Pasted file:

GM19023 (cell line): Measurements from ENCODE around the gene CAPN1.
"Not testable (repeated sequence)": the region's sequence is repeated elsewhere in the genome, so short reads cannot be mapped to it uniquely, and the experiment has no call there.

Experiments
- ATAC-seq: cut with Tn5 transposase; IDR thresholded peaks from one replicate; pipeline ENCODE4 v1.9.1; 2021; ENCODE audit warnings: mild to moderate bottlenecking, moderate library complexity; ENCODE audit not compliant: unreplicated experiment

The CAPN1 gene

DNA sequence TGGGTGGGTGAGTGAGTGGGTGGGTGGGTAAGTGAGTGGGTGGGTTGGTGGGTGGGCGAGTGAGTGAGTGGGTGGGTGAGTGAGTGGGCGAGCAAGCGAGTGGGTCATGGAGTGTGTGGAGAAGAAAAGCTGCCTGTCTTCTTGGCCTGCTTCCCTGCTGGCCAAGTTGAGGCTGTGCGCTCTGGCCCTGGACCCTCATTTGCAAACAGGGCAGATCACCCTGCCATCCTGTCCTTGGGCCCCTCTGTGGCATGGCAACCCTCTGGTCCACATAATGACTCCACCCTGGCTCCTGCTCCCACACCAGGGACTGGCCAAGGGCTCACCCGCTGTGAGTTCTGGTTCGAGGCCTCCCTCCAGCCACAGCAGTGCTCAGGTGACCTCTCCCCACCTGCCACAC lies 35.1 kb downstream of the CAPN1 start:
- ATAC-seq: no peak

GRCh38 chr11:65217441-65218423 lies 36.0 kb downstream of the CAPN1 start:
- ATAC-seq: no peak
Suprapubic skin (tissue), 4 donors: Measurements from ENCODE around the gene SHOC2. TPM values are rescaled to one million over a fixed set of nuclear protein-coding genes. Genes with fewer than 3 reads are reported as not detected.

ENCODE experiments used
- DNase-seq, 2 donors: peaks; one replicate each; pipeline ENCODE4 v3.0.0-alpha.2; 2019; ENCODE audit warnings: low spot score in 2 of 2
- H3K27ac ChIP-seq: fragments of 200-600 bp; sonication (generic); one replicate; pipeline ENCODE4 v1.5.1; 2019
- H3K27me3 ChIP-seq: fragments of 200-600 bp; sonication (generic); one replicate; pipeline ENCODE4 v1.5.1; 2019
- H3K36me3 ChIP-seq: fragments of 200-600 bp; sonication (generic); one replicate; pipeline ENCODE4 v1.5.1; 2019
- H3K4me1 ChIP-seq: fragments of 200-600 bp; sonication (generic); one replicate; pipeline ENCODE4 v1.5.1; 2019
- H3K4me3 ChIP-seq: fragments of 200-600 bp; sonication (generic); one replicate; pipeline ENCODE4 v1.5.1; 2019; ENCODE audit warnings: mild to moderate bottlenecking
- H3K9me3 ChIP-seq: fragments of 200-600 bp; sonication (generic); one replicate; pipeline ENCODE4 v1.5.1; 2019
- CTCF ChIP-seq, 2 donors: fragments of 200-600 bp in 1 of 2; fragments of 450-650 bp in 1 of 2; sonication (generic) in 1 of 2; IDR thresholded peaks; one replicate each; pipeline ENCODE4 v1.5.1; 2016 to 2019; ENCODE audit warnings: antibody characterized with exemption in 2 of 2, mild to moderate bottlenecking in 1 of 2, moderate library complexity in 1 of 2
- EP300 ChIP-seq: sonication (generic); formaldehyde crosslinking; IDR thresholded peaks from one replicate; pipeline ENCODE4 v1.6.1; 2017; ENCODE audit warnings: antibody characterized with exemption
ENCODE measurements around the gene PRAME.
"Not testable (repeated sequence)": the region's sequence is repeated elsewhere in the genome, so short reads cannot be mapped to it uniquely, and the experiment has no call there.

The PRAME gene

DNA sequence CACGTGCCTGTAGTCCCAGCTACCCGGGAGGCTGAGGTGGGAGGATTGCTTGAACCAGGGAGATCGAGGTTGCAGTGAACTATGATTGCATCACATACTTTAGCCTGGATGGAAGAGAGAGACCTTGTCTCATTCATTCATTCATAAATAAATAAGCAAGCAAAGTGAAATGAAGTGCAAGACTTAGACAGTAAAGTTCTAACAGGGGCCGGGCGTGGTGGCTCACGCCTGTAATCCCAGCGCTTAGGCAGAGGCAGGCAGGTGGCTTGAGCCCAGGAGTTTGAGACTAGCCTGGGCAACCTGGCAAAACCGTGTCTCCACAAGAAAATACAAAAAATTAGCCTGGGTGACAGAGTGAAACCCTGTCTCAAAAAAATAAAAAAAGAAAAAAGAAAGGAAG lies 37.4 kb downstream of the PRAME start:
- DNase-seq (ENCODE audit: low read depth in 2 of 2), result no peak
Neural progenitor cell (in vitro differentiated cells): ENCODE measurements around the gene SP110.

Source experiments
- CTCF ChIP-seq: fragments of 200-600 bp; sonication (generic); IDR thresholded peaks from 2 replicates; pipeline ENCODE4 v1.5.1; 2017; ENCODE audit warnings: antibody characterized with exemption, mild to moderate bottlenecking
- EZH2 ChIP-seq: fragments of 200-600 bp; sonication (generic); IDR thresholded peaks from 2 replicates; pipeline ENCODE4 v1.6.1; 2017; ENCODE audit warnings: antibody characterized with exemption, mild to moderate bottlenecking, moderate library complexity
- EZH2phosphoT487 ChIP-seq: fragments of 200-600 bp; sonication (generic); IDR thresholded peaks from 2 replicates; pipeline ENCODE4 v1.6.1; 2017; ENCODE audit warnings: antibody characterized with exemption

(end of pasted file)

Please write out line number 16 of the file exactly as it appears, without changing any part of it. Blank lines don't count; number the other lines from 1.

- H3K4me1 ChIP-seq: fragments of 200-600 bp; sonication (generic); one replicate; pipeline ENCODE4 v1.5.1; 2019